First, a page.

Through a Glass, Darkly: The Foreign Office and the Soviet-Albanian Split, 1961–62

1 Jan 2017

In 1960–61, the outbreak of an increasingly acrimonious dispute between Nikita Khrushchev’s Soviet Union and Enver Hoxha’s Albania caught most foreign observers by surprise, all the more so because the nuclear superpower proved utterly unable to bring its smallest and poorest East European satellite to heel. From the global perspective of the Sino-Soviet rift, the Soviet-Albanian quarrel seemed only a somewhat ridiculous sideshow, inspiring countless jokes in the other “people’s democracies.” (Hungarian citizens, recalling how Stalinist propaganda had branded Yugoslav leader Josip Broz Tito a “chained dog of imperialism,” quipped that the Albanians earned the title of “chained mice.”) However, Albania’s neighbors (Italy, Greece, and Yugoslavia) quickly realized the strategic implications of Tirana’s break with Moscow.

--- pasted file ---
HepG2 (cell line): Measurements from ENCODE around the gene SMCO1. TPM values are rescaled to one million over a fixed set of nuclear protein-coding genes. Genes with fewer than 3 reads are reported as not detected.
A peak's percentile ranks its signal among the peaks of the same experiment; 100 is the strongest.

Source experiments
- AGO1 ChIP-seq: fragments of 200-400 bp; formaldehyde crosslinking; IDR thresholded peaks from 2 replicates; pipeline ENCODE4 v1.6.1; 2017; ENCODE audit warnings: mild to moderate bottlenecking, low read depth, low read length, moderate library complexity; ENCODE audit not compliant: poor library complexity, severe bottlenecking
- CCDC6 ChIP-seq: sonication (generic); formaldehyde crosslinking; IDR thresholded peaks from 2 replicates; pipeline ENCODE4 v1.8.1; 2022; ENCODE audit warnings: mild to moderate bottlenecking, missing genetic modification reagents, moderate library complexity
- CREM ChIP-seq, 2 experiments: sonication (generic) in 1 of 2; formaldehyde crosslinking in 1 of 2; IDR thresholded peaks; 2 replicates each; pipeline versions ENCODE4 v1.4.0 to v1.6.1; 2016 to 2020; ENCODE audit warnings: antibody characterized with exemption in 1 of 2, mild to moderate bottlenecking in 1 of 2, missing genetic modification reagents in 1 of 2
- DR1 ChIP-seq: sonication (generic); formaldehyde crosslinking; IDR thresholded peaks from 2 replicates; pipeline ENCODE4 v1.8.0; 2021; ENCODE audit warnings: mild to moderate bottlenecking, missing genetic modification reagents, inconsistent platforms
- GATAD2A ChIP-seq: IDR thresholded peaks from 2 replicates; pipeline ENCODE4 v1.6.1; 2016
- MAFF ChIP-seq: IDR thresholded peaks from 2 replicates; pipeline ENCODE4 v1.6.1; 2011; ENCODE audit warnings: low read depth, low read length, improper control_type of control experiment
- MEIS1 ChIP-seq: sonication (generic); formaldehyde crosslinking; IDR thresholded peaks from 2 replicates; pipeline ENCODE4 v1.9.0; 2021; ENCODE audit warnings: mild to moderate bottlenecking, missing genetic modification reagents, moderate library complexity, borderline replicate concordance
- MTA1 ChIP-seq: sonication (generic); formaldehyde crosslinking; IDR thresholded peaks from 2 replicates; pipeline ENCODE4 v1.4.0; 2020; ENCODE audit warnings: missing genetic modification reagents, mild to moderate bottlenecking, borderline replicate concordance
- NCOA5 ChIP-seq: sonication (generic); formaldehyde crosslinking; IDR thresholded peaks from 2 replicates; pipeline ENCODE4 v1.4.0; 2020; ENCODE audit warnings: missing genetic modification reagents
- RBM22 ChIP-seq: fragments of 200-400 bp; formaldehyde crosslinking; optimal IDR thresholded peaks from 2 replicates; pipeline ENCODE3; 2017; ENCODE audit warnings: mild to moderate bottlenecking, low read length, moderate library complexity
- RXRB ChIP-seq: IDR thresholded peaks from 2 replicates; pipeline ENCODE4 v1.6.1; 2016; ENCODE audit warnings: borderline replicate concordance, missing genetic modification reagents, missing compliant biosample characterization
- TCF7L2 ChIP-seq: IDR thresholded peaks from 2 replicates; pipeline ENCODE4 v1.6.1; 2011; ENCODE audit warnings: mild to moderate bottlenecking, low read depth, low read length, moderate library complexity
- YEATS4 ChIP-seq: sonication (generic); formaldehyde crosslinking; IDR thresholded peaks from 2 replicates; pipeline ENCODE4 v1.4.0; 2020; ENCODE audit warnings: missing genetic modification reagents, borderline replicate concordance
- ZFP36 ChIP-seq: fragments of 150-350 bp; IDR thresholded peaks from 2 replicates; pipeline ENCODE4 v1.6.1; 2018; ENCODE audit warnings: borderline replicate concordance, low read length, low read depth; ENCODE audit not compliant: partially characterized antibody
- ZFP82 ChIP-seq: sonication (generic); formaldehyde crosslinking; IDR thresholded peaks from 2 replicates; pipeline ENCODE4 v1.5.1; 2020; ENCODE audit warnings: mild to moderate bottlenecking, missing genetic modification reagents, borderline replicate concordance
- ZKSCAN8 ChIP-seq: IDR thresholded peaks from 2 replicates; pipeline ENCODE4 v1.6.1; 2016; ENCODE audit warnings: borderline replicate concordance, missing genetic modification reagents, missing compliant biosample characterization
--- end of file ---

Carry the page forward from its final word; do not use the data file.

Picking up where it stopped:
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Balázs Szalontai

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